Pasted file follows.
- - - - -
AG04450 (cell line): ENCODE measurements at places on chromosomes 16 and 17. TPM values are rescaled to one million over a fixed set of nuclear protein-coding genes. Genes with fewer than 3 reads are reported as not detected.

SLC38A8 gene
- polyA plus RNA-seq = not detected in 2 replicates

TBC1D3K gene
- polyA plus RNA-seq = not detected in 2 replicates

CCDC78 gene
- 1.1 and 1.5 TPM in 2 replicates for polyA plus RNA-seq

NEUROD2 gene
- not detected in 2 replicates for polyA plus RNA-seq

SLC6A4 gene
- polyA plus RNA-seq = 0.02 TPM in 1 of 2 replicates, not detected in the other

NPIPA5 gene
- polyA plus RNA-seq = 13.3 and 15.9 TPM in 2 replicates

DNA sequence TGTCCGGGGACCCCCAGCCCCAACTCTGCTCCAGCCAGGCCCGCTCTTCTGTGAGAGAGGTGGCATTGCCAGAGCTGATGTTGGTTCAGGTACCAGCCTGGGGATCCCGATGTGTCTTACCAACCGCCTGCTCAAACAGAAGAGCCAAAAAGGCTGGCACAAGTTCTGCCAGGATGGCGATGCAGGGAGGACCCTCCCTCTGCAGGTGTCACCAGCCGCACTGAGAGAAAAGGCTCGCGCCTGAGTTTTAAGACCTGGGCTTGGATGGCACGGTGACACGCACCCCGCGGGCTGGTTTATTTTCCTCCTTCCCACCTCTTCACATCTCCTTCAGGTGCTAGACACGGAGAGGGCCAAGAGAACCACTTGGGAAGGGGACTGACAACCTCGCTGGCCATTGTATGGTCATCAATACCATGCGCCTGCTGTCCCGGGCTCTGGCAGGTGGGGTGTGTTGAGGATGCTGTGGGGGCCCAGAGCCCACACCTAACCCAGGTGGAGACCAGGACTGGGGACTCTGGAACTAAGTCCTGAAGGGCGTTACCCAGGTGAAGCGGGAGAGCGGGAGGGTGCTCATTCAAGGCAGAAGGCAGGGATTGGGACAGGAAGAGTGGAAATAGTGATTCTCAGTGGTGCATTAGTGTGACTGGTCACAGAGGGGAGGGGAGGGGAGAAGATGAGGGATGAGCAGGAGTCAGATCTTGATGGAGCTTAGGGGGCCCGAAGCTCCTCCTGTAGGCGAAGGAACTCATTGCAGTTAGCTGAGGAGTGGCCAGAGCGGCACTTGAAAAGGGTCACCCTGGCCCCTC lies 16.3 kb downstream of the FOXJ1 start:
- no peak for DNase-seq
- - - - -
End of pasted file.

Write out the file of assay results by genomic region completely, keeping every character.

AG04450 (cell line): ENCODE measurements at places on chromosomes 16 and 17. TPM values are rescaled to one million over a fixed set of nuclear protein-coding genes. Genes with fewer than 3 reads are reported as not detected.

SLC38A8 gene
- polyA plus RNA-seq = not detected in 2 replicates

TBC1D3K gene
- polyA plus RNA-seq = not detected in 2 replicates

CCDC78 gene
- 1.1 and 1.5 TPM in 2 replicates for polyA plus RNA-seq

NEUROD2 gene
- not detected in 2 replicates for polyA plus RNA-seq

SLC6A4 gene
- polyA plus RNA-seq = 0.02 TPM in 1 of 2 replicates, not detected in the other

NPIPA5 gene
- polyA plus RNA-seq = 13.3 and 15.9 TPM in 2 replicates

DNA sequence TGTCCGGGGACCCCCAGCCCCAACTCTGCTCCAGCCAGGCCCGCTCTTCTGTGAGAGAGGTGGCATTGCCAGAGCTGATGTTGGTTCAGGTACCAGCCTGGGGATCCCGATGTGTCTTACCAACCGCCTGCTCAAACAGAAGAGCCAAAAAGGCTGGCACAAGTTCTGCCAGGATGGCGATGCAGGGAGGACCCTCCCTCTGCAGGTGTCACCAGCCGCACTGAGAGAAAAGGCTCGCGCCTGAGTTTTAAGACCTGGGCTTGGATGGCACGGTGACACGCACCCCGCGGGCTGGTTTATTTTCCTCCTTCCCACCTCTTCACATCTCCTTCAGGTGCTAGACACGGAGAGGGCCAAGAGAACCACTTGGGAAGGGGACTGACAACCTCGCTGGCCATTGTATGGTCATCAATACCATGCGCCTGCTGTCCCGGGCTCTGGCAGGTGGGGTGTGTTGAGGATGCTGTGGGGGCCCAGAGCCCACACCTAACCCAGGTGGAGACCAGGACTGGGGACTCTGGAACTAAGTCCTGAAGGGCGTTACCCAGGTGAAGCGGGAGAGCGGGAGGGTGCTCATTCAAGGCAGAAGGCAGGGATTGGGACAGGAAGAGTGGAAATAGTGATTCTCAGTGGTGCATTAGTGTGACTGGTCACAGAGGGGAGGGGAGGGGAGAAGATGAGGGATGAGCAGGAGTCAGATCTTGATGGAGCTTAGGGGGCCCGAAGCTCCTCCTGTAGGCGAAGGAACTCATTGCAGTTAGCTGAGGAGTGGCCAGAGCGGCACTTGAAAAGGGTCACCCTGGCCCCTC lies 16.3 kb downstream of the FOXJ1 start:
- no peak for DNase-seq